The Jackson affidavit next stated that on the same day Stern's residence was searched, federal agents saw a BMW arrive at the Stern residence. The BMW was registered to Larry Corby. According to the affiant, "the reliable informant" had previously identified a "Larry" as one of Stern's principal distributors. On the afternoon of March 9, the agents saw Stern and a man matching Larry Corby's description removing objects from the BMW and, later, placing a large, heavy, green plastic bag in the trunk. Later that day, when Stern's house was searched, many similar garbage bags containing marijuana were seized. Fifty-five minutes after Corby's departure from Stern's house, authorities spotted the BMW parked in the driveway of a residence at 12509 Sunrise Drive N.E. The BMW remained there for over an hour, but the agents apparently did not see anyone unload anything from the trunk. The affiant did say, however, that "[t]he reliable informant" had previously pointed out the Sunrise Drive address as the home of "`Walter,' who is also another of Judy Stern's main distributors." The affidavit does not mention how the informant knew that Walter was a "distributor." Finally, the affiant said that the federal agents saw several vehicles at the Sunrise address which were registered to "Sharon [ sic] and Walter Jackson."
Based upon the above information, Federal Magistrate John Weinberg issued a warrant to search the Sunrise Drive residence. Federal agents executed the warrant on March 10, 1981, and seized a large quantity of marijuana and cash. Thereafter, the Kitsap County prosecutor charged the Jacksons with possessikn of over 40 grams of marijuana.
The Jacksons moved to suppress the marijuana, arguing that the search warrant was invalid. The trial court denied the motion, and both defendants were subsequently found guilty. The Court of Appeals, Division Two, held that the search warrant was valid under the "totality of the circumstances" test established in Illinois v. Gates, ___ U.S. ___, 76 L.Ed.2d 527, 103 S.Ct. 2317 (1983) and affirmed both convictions by unpublished opinion. State v. Jackson, 36 Wn. App. 1040 (1984).
Prior to the Court's decision in Gates, Fourth Amendment analysis utilized the Aguilar-Spinelli 2-pronged test for evaluating the existence of probable cause in relation to informants' tips. For an informant's tip (as detailed in an affidavit) to create probable cause for a search warrant to issue: (1) the officer's affidavit must set forth some of the underlying circumstances from which the informant drew his conclusion so that a magistrate can independently evaluate the reliability of the manner in which the informant acquired his information; and (2) the affidavit must set forth some of the underlying circumstances from which the officer concluded that the informant was credible or his information reliable. Aguilar, at 114; Spinelli, at 413.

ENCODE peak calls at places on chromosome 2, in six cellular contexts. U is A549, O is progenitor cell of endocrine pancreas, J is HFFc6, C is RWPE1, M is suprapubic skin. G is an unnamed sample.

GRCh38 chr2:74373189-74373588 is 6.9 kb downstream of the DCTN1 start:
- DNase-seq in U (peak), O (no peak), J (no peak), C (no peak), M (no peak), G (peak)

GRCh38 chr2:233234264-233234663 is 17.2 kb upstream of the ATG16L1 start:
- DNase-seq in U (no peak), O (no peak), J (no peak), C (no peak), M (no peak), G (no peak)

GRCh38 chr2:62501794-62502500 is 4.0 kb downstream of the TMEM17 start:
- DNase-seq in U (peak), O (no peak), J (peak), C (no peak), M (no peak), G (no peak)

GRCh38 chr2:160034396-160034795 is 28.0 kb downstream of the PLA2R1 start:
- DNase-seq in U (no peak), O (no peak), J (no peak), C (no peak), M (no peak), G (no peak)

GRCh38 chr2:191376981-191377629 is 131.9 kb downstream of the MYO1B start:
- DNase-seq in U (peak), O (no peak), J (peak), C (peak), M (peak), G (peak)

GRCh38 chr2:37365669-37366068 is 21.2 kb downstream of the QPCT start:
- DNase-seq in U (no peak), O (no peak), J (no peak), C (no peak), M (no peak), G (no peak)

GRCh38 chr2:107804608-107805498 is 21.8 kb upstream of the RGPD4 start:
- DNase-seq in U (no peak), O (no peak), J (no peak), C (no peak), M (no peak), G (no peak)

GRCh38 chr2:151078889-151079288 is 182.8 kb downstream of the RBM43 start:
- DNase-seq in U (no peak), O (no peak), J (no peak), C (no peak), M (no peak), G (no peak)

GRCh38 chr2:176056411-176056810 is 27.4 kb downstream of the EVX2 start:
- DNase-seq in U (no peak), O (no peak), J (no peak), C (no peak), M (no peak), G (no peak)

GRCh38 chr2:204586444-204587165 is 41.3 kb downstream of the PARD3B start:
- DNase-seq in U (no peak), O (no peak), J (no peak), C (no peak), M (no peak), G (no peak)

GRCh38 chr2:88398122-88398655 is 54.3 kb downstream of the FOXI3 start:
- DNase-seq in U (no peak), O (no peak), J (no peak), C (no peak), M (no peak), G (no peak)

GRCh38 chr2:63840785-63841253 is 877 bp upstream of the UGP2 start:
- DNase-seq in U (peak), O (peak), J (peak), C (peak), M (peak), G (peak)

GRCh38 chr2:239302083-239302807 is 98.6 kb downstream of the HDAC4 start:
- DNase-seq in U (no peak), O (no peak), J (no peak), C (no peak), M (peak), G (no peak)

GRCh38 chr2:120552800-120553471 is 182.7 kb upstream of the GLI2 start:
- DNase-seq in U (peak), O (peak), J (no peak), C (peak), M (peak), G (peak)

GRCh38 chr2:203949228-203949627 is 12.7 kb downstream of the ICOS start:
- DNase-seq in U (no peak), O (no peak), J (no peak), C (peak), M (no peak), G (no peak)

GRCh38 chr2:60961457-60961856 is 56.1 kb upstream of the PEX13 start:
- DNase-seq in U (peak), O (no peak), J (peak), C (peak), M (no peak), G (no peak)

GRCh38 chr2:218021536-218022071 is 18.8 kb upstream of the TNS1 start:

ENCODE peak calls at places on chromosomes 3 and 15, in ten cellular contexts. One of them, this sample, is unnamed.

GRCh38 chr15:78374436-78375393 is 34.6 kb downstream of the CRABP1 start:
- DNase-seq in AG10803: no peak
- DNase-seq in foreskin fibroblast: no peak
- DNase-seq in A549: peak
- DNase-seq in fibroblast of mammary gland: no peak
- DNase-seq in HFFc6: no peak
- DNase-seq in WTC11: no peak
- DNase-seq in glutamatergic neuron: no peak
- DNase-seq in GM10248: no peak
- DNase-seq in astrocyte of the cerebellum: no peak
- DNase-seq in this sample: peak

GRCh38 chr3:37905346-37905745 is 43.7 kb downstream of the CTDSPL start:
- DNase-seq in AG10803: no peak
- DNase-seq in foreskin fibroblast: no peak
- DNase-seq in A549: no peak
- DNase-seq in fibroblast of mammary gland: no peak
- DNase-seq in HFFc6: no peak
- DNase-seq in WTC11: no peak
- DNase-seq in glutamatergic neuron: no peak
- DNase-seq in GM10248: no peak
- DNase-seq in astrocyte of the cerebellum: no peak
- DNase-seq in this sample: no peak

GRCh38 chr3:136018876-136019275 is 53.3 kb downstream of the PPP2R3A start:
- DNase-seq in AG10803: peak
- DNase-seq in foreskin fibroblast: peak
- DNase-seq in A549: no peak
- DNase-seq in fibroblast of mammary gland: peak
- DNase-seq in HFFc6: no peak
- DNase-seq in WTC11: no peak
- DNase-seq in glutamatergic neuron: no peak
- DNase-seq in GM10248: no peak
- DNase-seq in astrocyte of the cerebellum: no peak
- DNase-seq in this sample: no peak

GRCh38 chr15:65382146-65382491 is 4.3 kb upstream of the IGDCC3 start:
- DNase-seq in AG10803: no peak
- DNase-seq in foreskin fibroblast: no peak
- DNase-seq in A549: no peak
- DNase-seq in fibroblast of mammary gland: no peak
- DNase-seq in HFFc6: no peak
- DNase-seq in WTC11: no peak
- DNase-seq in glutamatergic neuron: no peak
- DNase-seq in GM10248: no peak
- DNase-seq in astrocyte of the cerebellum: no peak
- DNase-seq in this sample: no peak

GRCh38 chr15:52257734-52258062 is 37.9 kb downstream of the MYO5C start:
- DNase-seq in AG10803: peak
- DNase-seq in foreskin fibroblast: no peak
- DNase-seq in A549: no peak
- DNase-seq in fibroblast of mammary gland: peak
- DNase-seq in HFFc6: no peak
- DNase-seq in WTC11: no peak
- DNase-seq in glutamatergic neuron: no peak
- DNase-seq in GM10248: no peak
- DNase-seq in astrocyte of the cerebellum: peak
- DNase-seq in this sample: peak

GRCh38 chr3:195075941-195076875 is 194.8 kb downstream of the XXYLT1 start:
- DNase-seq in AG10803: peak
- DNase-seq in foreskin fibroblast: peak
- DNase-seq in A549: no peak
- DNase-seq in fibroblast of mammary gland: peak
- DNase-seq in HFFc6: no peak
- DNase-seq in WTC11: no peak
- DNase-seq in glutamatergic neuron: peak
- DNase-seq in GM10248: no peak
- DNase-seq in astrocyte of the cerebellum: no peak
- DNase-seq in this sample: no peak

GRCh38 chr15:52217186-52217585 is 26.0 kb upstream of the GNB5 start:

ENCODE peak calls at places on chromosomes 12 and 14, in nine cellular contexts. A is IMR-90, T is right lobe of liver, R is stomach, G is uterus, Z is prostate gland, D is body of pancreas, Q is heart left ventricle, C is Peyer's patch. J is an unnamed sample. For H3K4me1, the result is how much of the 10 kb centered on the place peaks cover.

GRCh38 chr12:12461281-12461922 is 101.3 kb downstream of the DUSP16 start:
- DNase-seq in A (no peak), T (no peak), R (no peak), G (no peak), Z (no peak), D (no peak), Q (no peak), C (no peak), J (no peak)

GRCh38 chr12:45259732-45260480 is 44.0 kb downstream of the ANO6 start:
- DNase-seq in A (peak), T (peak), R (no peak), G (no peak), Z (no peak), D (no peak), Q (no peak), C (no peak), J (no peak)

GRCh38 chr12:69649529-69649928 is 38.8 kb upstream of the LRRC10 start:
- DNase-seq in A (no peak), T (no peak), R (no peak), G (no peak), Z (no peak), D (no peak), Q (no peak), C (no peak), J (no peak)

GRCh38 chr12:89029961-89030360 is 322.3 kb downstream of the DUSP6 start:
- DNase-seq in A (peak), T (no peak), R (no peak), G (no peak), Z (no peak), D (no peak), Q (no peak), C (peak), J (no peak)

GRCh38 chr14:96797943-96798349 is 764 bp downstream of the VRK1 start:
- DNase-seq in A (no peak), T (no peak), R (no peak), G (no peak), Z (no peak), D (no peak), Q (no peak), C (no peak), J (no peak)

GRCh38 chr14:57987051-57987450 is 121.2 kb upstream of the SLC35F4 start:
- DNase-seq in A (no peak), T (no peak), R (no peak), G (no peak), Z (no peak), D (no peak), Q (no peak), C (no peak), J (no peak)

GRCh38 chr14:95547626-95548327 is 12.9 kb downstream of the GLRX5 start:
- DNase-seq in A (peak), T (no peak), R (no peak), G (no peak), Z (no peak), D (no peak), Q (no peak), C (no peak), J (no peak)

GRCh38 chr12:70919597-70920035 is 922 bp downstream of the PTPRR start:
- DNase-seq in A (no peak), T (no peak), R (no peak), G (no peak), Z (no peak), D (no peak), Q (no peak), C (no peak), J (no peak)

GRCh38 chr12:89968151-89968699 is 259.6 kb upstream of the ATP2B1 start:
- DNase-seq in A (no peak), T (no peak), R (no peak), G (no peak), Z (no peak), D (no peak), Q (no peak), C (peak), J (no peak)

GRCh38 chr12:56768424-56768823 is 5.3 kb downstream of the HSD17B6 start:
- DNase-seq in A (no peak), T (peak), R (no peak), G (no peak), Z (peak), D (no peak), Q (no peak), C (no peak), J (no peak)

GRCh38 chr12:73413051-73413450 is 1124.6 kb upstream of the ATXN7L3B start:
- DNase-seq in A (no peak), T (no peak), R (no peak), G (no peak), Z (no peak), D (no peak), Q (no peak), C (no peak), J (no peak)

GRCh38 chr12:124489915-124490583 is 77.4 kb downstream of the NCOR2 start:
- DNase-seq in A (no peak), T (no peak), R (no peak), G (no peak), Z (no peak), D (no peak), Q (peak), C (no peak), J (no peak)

After nearly 15 years, the United States Supreme Court abandoned the Aguilar-Spinelli test in Gates. The Court opined that "it is wiser to abandon the `two-pronged test' established . . . in Aguilar and Spinelli" in favor of a "totality of the circumstances" approach. Gates, 103 S.Ct. at 2332. Under this nebulous standard, the issuing magistrate is to make a "practical, common-sense decision whether . . . there is a fair probability" that the evidence sought will be found in the place to be searched. Gates, 103 S.Ct. at 2332.
The principal difference between the Gates approach and the Aguilar-Spinelli rule is that "veracity" and "basis of knowledge", while still relevant, are no longer both essential. Under Gates, a "deficiency" on either of these "prongs" may "be compensated for" by a "strong showing" on the other prong. Gates, 103 S.Ct. at 2329. The "totality of the circumstances" analysis downgrades the veracity and basis of knowledge elements and makes them only "relevant considerations." Gates, 103 S.Ct. at 2329. Thus,
[t]he task of the issuing magistrate is simply to make a practical, common-sense decision whether, given all the circumstances set forth in the affidavit before him, including the "veracity" and "basis of knowledge" of persons supplying hearsay information, there is a fair probability that contraband or evidence of a crime will be found in a particular place.
Gates, 103 S.Ct. at 2332. The task of a reviewing court, the Gates majority makes plain, is "simply to ensure that the magistrate had a `substantial basis for . . . conclud[ing]' that probable cause existed." Gates, 103 S.Ct. at 2332. In other words, the warrant is to be upheld as long as there is a substantial basis for a fair probability that evidence will be found in a particular case. As concurring Justice White read the majority opinion, the Court holds that
if an affidavit contains anything more [than "bare conclusions"], it should be left to the issuing magistrate to decide, based solely on "practical[ity]" and "common-sense," whether there is a fair probability that contraband will be found in a particular place.